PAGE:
Careless pillow talk. And to see the treason from the forest…
To explain the impact of Col. Sandherr’s “discovery” on his superiors, it may be useful to recall certain aspects of the military and the social history of the period. Spy fever was endemic at the time, as it was in the Cold War 1950′s, and for several of the same reasons. International tensions were already increasing nearly a quarter of a century before the outbreak of World War I, and the leading military powers were constantly making advances in weaponry that might prove decisive if they could be kept secret.
During the previous few years several sensational spy cases had agitated French public opinion and had made the army command jittery. In 1892, for example, the American military attache had been caught buying secret information from a civilian employee of the Naval Ministry and passing it to his German colleague, presumably on an exchange basis.
Money or blackmail- rather than ideological sympathy- is usually the most frequent motivating force behind such espionage-treason cases, but a steamy haze of sexuality often overhangs them as well. One thing that made the Dreyfus case so hard to unravel, for instance, was the fact that the messages between Schwartzkoppen and his Italian colleague, Col. A. Panizzardi, which the French regularly intercepted, were signed “Alexandrine” by both parties and were sprinkled with apparently homosexual endearments. Also, Schwartzkoppen used his mistress- the wife of a Dutch diplomat- to pen some of his spy correspondence.
A similar haze overhung the whole political and social life of the epoch, especially in Paris and Vienna. Though sexual freedom was less unbridled than it is today, at least for women, the gap between official morality and common practice in the dominant social classes was undoubtedly greater. Hence, probably, the obsession with the theme of sexual treason that runs through all French literature of the period.
Whether or not the prevalent concern with sexual betrayal and subversion unconsciously predisposed the guardians of France’s national security to see treason in or under every bed, they did have some grounds for feeling that corrupt, mysterious influences were threatening the nation and the army. Col. Sandherr, for example, had built up a disturbing file on a former captain attached to the personal staff of Gen. Felix Gustave Saussier, the military governor of Paris.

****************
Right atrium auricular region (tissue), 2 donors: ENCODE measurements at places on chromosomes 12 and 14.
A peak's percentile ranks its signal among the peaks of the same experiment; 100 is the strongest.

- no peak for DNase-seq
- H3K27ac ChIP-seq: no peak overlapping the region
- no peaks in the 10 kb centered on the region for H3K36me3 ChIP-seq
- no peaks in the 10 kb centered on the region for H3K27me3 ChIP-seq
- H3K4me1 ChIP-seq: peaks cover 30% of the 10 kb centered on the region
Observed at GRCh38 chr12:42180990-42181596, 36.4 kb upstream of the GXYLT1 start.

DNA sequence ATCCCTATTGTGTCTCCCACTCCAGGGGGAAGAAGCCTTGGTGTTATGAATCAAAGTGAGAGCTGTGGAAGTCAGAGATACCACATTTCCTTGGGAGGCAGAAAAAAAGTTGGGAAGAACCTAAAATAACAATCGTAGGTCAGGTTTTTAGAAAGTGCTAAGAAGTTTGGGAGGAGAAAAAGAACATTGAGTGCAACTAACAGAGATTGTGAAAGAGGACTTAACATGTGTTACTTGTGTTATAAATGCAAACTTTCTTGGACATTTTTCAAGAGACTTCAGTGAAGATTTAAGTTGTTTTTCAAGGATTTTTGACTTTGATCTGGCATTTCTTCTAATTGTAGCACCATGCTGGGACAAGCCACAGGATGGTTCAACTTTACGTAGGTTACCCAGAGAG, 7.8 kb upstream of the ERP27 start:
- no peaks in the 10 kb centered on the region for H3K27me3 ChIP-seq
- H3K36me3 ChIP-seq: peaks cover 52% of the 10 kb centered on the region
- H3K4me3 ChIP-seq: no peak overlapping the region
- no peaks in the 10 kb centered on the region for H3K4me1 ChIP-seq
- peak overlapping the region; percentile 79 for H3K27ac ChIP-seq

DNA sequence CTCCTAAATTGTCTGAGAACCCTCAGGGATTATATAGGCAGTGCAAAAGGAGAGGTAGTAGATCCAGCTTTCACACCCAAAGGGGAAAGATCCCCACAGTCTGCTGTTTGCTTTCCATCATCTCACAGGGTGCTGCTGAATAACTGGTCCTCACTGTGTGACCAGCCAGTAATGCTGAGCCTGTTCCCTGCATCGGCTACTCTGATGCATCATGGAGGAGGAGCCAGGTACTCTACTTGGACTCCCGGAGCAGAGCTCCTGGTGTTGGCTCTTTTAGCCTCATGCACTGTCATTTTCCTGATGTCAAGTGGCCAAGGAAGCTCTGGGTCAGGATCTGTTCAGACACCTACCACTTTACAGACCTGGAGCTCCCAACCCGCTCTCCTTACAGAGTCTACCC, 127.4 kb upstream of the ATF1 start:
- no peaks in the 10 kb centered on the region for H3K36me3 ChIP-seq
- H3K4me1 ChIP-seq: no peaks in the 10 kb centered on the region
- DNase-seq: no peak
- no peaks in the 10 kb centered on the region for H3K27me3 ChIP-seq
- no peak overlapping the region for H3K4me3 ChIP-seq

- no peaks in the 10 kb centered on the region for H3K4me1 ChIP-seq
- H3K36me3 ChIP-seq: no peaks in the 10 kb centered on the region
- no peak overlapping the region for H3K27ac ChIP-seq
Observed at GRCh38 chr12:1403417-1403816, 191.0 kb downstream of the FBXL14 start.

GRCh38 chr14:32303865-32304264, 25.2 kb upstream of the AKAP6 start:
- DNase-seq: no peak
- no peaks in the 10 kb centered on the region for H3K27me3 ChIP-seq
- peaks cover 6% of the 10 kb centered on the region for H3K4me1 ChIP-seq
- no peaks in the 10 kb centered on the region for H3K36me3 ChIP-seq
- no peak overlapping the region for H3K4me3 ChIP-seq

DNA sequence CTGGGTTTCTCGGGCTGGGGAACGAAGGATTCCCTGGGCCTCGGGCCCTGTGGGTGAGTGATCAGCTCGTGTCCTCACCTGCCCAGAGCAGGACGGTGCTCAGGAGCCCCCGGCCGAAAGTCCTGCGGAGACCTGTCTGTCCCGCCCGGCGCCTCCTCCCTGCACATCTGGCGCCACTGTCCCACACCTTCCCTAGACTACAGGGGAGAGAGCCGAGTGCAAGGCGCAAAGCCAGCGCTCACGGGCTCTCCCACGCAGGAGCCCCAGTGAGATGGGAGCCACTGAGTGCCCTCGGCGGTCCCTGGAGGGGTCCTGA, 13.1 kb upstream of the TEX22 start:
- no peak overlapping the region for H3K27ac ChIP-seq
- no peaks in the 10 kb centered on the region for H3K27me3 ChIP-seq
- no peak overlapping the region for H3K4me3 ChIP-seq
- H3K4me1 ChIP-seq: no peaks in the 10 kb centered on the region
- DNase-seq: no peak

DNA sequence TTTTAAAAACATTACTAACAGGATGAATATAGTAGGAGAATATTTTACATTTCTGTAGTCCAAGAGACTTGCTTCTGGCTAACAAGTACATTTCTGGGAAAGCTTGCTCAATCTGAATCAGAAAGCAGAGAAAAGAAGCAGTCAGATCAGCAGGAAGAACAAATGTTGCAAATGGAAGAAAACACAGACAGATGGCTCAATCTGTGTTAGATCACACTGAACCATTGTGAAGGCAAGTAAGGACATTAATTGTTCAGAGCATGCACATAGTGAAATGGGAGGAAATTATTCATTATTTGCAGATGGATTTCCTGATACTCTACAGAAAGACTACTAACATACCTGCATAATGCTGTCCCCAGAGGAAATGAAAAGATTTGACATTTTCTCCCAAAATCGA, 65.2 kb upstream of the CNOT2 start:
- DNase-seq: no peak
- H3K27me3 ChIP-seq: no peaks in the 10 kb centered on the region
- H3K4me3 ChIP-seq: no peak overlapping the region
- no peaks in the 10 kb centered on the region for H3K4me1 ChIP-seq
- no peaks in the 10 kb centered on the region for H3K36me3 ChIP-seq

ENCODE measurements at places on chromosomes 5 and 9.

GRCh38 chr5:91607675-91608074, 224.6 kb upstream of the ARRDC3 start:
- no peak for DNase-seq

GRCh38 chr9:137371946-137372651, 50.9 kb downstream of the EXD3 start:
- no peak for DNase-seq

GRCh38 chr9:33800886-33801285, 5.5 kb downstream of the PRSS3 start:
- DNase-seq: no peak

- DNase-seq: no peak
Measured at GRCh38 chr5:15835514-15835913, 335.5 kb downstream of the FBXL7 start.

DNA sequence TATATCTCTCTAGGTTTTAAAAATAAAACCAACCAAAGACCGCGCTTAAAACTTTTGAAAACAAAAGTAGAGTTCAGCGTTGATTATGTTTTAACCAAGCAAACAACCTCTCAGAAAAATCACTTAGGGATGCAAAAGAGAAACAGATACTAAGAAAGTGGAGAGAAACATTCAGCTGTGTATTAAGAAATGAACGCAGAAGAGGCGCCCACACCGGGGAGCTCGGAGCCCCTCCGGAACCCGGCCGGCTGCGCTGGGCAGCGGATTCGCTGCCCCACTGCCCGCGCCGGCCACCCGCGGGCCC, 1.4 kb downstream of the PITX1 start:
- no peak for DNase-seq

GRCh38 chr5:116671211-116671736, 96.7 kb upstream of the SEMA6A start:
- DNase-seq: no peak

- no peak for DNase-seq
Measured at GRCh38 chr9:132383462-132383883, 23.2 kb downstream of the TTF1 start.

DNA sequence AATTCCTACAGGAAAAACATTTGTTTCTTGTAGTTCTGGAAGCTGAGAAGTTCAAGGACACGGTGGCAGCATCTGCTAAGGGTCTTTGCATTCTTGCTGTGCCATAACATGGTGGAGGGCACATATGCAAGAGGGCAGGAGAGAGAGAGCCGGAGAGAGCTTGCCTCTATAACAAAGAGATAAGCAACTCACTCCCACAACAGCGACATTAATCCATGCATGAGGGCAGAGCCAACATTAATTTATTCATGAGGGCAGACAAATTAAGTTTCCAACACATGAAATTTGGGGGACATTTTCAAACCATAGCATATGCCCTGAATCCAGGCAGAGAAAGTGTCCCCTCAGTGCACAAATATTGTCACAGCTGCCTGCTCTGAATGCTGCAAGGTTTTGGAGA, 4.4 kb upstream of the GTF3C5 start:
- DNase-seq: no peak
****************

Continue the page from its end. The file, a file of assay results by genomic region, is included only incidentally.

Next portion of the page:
This suspect, a shady character named Maurice Weil, had earlier been cashiered from the army because of a financial scan
He was currently involved in a typically unsavory bedroom imbroglio of the period. One the one hand, he was sharing his beautiful Viennese wife with Gen. Saussier, then in his randy sixties. On the other hand, Sandherr believed he was somehow in touch with german intelligence and was selling secret information…( to be continued)…
(see link at end) about Kafka’s The Trial…..Paradoxically, the most (in)famous anti-semitic affair of his time, the Dreyfus trial, is hardly mentioned in his writings. In fact, we do not know what he thought of it, even if one can be sure that, as all Jewish or even European citizen from this generation, he knew the main episodes of this traumatic event. According to Frederick Karl, the Dreyfus trial is “the archetypal court case in the background of The Trial,” but there is little evidence to substantiate this assessment. There is even less for Sander Gilman’s
statement that “the Dreyfus Affair haunted Kafka all his adult life” as well as his attempt to identify Kafka’s Penal Colony with the Devil’s Island were Alfred Dreyfus was interned after his condemnation.
One of the few mentions to Dreyfus appears, rather in an indirect way, in a letter from 1922 to Max Brod. Kafka refers to the cultural struggle around a controversial Czech sculptor, Frantisek Bilek, which he then compares to a similar controversy around the Cezch composer Leos Janacek….Read More:http://www.okcir.com/Articles%20VII%202/Lowy-FM.pdf